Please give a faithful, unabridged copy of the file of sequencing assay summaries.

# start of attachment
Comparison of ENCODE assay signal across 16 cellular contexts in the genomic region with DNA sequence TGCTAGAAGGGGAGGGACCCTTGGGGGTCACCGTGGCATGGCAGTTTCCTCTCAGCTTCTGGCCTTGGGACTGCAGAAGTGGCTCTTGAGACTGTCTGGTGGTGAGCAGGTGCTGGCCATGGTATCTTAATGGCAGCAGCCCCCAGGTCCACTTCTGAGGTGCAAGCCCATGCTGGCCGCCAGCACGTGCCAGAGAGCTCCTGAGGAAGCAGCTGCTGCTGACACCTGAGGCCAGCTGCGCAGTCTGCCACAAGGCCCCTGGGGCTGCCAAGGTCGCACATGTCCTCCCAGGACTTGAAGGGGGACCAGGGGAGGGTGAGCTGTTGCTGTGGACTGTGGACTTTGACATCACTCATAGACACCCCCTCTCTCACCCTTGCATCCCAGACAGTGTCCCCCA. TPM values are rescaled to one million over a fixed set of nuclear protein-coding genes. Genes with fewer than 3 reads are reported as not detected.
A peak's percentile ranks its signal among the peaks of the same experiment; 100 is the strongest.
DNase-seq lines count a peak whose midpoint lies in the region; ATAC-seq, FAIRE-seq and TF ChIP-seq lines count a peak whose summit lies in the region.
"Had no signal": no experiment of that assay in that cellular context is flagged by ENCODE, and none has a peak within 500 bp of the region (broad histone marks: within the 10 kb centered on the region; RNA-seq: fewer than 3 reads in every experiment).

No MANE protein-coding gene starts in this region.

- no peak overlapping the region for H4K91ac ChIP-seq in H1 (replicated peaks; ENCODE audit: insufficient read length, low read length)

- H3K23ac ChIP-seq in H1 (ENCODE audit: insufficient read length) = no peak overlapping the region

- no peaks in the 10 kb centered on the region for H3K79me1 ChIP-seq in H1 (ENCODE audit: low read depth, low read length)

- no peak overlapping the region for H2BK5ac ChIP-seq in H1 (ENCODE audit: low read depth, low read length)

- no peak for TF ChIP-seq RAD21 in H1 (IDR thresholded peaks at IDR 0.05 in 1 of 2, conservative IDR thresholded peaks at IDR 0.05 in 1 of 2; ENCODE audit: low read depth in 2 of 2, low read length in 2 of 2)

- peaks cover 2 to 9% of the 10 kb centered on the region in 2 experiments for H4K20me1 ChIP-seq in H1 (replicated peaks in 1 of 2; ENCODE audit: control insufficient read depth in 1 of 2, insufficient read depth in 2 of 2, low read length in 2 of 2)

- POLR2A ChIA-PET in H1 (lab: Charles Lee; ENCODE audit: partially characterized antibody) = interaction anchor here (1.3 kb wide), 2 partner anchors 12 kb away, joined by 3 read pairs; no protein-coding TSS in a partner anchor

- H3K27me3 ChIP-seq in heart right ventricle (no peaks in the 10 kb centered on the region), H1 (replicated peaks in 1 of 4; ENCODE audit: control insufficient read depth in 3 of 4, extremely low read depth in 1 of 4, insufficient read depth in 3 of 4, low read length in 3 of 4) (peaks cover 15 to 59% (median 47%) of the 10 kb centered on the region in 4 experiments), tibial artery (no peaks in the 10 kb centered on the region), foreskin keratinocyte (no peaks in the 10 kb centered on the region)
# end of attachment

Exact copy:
Comparison of ENCODE assay signal across 16 cellular contexts in the genomic region with DNA sequence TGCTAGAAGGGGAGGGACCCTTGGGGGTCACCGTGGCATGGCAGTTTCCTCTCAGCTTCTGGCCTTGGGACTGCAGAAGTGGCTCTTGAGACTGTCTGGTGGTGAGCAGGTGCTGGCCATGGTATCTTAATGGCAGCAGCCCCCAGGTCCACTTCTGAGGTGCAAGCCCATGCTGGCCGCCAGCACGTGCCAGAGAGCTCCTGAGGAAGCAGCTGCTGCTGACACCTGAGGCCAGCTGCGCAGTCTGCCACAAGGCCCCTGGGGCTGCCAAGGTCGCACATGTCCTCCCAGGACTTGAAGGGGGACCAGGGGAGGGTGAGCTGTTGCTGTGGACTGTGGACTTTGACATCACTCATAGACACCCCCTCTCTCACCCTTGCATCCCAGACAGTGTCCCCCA. TPM values are rescaled to one million over a fixed set of nuclear protein-coding genes. Genes with fewer than 3 reads are reported as not detected.
A peak's percentile ranks its signal among the peaks of the same experiment; 100 is the strongest.
DNase-seq lines count a peak whose midpoint lies in the region; ATAC-seq, FAIRE-seq and TF ChIP-seq lines count a peak whose summit lies in the region.
"Had no signal": no experiment of that assay in that cellular context is flagged by ENCODE, and none has a peak within 500 bp of the region (broad histone marks: within the 10 kb centered on the region; RNA-seq: fewer than 3 reads in every experiment).

No MANE protein-coding gene starts in this region.

- no peak overlapping the region for H4K91ac ChIP-seq in H1 (replicated peaks; ENCODE audit: insufficient read length, low read length)

- H3K23ac ChIP-seq in H1 (ENCODE audit: insufficient read length) = no peak overlapping the region

- no peaks in the 10 kb centered on the region for H3K79me1 ChIP-seq in H1 (ENCODE audit: low read depth, low read length)

- no peak overlapping the region for H2BK5ac ChIP-seq in H1 (ENCODE audit: low read depth, low read length)

- no peak for TF ChIP-seq RAD21 in H1 (IDR thresholded peaks at IDR 0.05 in 1 of 2, conservative IDR thresholded peaks at IDR 0.05 in 1 of 2; ENCODE audit: low read depth in 2 of 2, low read length in 2 of 2)

- peaks cover 2 to 9% of the 10 kb centered on the region in 2 experiments for H4K20me1 ChIP-seq in H1 (replicated peaks in 1 of 2; ENCODE audit: control insufficient read depth in 1 of 2, insufficient read depth in 2 of 2, low read length in 2 of 2)

- POLR2A ChIA-PET in H1 (lab: Charles Lee; ENCODE audit: partially characterized antibody) = interaction anchor here (1.3 kb wide), 2 partner anchors 12 kb away, joined by 3 read pairs; no protein-coding TSS in a partner anchor

- H3K27me3 ChIP-seq in heart right ventricle (no peaks in the 10 kb centered on the region), H1 (replicated peaks in 1 of 4; ENCODE audit: control insufficient read depth in 3 of 4, extremely low read depth in 1 of 4, insufficient read depth in 3 of 4, low read length in 3 of 4) (peaks cover 15 to 59% (median 47%) of the 10 kb centered on the region in 4 experiments), tibial artery (no peaks in the 10 kb centered on the region), foreskin keratinocyte (no peaks in the 10 kb centered on the region)